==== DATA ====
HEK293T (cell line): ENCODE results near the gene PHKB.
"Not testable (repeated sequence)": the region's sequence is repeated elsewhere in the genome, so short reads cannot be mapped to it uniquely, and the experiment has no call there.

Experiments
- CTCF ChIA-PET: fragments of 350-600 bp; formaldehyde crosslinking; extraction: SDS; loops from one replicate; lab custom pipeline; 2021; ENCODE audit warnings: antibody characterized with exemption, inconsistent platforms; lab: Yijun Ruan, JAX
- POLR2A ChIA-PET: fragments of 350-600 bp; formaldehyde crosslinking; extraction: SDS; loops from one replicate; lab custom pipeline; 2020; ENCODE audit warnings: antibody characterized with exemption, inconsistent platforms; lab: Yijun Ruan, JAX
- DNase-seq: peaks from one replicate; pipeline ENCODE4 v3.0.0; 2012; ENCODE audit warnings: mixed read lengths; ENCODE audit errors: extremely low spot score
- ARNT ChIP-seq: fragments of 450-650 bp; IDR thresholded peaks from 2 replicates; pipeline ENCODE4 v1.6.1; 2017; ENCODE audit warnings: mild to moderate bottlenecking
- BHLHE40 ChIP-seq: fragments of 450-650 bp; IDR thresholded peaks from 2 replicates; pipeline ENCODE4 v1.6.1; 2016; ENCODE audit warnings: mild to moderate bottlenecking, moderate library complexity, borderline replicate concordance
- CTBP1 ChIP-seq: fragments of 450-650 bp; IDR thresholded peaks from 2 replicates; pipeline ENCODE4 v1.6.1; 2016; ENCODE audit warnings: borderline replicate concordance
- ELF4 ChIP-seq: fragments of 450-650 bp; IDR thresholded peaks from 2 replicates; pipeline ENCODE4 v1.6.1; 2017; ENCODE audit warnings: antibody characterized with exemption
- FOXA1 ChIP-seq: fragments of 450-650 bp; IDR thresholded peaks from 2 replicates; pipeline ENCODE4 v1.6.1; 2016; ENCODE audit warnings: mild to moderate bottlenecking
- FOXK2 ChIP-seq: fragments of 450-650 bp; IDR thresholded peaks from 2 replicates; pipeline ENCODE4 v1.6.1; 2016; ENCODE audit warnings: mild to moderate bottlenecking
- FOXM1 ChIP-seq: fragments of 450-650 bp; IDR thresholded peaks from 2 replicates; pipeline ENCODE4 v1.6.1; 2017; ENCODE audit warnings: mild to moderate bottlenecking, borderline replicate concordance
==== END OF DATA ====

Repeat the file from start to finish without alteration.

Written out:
HEK293T (cell line): ENCODE results near the gene PHKB.
"Not testable (repeated sequence)": the region's sequence is repeated elsewhere in the genome, so short reads cannot be mapped to it uniquely, and the experiment has no call there.

Experiments
- CTCF ChIA-PET: fragments of 350-600 bp; formaldehyde crosslinking; extraction: SDS; loops from one replicate; lab custom pipeline; 2021; ENCODE audit warnings: antibody characterized with exemption, inconsistent platforms; lab: Yijun Ruan, JAX
- POLR2A ChIA-PET: fragments of 350-600 bp; formaldehyde crosslinking; extraction: SDS; loops from one replicate; lab custom pipeline; 2020; ENCODE audit warnings: antibody characterized with exemption, inconsistent platforms; lab: Yijun Ruan, JAX
- DNase-seq: peaks from one replicate; pipeline ENCODE4 v3.0.0; 2012; ENCODE audit warnings: mixed read lengths; ENCODE audit errors: extremely low spot score
- ARNT ChIP-seq: fragments of 450-650 bp; IDR thresholded peaks from 2 replicates; pipeline ENCODE4 v1.6.1; 2017; ENCODE audit warnings: mild to moderate bottlenecking
- BHLHE40 ChIP-seq: fragments of 450-650 bp; IDR thresholded peaks from 2 replicates; pipeline ENCODE4 v1.6.1; 2016; ENCODE audit warnings: mild to moderate bottlenecking, moderate library complexity, borderline replicate concordance
- CTBP1 ChIP-seq: fragments of 450-650 bp; IDR thresholded peaks from 2 replicates; pipeline ENCODE4 v1.6.1; 2016; ENCODE audit warnings: borderline replicate concordance
- ELF4 ChIP-seq: fragments of 450-650 bp; IDR thresholded peaks from 2 replicates; pipeline ENCODE4 v1.6.1; 2017; ENCODE audit warnings: antibody characterized with exemption
- FOXA1 ChIP-seq: fragments of 450-650 bp; IDR thresholded peaks from 2 replicates; pipeline ENCODE4 v1.6.1; 2016; ENCODE audit warnings: mild to moderate bottlenecking
- FOXK2 ChIP-seq: fragments of 450-650 bp; IDR thresholded peaks from 2 replicates; pipeline ENCODE4 v1.6.1; 2016; ENCODE audit warnings: mild to moderate bottlenecking
- FOXM1 ChIP-seq: fragments of 450-650 bp; IDR thresholded peaks from 2 replicates; pipeline ENCODE4 v1.6.1; 2017; ENCODE audit warnings: mild to moderate bottlenecking, borderline replicate concordance